Weren’t able to attend SAFAR’s Sikh Feminist Research Conference: Our Journeys: To Know is Not Enough 2014? Don’t worry! Below are audio recordings of all those who presented papers at SAFAR! For biographies of each speaker and more information about their papers, click here.

Read a general synopsis about SAFAR here.


Key Note Panel: Sikh Feminism: What do we Know?


Dr. Inderpal Grewal, Professor of Women’s, Gender, and Sexuality Studies, Yale University

Key Note Panelist, Dr. Inderpal Grewal
Dr. Inderpal Grewal most recently taught at University of California, Irvine, where she was director of Women’s Studies and of the PhD Program in Culture and Theory. Her research interests include transnational feminist theory, gender and globalization, human rights, NGOs and theories of civil society, theories of travel and mobility, South Asian cultural studies, and postcolonial feminism. She is the author of Home and Harem: Nation, Gender, Empire and the Cultures of Travel (Duke University Press, 1996) and Transnational America: Feminisms, Diasporas, Neoliberalisms (Duke University Press, 2005), and with Caren Kaplan has written and edited Gender in a Transnational World: Introduction to Women’s Studies (Mc-Graw Hill 2001, 2005) and Scattered Hegemonies: Postmodernity and Transnational: Feminist Practices (University of Minnesota Press, 1994). Currently she is working on a book length project on the relation between feminist practices and security discourses. She is also co-editing (with Victoria Bernal, UC Irvine, Anthropology) an edited collection entitled The NGO Boom: Critical Feminist Practices.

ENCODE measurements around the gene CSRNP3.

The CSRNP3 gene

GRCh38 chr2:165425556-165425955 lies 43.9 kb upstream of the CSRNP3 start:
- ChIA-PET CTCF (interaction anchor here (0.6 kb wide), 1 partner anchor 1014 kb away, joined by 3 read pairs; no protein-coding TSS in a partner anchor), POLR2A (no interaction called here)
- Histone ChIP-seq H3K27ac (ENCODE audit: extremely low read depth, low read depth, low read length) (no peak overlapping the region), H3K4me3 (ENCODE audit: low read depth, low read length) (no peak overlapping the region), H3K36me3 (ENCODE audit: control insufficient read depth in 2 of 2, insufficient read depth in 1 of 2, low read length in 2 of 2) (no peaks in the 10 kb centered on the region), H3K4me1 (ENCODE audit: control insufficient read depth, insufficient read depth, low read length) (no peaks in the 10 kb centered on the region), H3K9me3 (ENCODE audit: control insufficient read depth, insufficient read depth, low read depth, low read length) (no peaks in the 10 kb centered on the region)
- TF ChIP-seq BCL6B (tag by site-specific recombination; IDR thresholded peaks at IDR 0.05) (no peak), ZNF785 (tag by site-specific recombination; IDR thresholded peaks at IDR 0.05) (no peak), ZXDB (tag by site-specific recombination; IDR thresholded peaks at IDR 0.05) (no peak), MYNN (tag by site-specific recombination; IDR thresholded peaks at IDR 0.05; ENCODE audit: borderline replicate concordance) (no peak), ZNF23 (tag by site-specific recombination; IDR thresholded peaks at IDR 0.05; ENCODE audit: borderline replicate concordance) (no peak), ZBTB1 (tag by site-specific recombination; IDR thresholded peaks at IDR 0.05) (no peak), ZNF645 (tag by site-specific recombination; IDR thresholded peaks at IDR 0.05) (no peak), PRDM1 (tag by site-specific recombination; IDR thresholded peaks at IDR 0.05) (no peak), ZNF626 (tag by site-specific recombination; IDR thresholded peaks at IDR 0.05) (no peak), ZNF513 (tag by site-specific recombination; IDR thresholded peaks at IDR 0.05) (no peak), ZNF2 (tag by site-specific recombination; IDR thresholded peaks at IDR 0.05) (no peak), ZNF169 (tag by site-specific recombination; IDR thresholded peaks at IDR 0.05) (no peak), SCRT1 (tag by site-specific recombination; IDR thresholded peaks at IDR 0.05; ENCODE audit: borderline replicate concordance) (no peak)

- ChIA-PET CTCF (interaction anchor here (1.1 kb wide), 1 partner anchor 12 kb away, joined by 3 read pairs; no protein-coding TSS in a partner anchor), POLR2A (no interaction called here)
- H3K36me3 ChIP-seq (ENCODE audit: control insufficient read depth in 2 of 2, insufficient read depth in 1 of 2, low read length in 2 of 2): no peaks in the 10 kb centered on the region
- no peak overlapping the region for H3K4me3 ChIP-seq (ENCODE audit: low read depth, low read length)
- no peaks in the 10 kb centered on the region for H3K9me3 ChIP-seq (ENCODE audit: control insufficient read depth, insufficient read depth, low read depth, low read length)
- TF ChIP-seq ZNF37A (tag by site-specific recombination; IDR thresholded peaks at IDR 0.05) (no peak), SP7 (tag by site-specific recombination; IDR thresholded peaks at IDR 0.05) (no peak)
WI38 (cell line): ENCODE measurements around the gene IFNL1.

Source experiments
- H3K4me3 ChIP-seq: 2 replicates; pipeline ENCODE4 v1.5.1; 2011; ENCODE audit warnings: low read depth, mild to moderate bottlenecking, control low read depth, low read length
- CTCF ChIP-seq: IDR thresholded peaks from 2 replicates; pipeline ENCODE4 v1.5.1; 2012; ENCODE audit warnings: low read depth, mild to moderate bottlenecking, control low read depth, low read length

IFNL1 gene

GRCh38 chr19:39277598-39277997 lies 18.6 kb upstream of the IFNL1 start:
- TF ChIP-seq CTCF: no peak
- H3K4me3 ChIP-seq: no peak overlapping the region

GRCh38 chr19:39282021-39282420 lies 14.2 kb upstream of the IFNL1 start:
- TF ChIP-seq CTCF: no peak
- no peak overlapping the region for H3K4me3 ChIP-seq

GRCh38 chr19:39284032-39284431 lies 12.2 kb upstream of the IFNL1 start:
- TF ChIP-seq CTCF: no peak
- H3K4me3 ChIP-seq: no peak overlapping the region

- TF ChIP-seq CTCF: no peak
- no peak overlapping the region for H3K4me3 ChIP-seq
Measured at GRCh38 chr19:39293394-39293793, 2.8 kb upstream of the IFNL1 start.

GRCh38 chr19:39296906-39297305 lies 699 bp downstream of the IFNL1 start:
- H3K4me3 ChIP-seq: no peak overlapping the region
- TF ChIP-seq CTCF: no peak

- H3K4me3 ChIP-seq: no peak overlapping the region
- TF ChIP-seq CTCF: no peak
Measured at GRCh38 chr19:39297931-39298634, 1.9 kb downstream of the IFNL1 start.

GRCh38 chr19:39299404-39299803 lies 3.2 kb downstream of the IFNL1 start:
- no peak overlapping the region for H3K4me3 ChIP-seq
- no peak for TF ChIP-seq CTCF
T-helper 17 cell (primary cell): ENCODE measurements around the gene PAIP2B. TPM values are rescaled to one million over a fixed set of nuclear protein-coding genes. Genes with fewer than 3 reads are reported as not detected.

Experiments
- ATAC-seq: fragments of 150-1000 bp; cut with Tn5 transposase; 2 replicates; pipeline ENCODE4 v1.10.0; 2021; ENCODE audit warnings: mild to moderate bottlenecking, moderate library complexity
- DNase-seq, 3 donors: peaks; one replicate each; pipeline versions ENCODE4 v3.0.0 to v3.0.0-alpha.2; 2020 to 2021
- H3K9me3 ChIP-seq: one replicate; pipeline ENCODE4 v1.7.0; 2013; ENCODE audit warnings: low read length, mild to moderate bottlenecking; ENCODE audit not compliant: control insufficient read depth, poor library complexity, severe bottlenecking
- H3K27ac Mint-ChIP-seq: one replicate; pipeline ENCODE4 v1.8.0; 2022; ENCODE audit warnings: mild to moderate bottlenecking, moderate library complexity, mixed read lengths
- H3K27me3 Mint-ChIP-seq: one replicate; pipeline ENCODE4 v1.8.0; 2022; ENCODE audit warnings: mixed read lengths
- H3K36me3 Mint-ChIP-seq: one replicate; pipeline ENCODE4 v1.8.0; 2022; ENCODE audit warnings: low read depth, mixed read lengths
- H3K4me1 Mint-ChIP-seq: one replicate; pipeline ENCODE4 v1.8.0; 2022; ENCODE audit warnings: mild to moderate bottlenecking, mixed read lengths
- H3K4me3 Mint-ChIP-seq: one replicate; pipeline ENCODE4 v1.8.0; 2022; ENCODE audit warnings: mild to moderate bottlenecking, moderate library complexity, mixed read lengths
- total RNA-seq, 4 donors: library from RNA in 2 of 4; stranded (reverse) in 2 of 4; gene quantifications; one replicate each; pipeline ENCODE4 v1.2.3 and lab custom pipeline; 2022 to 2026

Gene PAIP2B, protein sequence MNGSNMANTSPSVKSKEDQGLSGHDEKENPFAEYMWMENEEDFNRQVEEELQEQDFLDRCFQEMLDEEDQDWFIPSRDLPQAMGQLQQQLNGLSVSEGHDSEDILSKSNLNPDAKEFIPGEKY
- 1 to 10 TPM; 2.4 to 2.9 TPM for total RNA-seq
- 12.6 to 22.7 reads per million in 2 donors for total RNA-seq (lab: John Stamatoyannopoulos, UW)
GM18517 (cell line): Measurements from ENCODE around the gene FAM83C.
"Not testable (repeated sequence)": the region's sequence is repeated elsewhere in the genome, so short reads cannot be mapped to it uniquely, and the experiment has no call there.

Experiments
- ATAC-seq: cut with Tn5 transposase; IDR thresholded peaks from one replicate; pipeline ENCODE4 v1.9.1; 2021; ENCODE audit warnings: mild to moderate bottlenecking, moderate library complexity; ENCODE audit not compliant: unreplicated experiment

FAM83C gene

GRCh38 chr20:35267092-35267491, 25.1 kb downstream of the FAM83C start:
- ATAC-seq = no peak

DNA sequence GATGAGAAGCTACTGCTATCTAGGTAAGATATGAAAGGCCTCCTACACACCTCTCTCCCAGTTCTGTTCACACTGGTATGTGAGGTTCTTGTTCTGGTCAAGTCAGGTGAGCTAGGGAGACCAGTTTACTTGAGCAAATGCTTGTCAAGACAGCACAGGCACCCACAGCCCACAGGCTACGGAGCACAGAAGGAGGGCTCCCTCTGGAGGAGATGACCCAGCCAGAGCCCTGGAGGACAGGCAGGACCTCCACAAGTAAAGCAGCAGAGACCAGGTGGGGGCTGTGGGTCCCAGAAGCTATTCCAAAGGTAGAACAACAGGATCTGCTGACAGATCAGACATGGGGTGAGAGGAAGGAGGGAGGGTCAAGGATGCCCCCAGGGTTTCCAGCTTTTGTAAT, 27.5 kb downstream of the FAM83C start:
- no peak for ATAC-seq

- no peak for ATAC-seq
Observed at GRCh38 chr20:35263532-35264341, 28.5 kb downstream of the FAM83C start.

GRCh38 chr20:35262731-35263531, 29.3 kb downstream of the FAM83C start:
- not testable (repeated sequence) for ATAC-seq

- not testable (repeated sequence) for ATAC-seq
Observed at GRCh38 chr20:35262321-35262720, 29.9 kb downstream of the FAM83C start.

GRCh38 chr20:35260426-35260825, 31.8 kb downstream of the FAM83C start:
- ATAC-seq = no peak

Nikky-Gunirder Kaur Singh, Religious Studies Department Chair, Colby College

Key Note Panelist, Dr. Nikky Gurinder Kaur Singh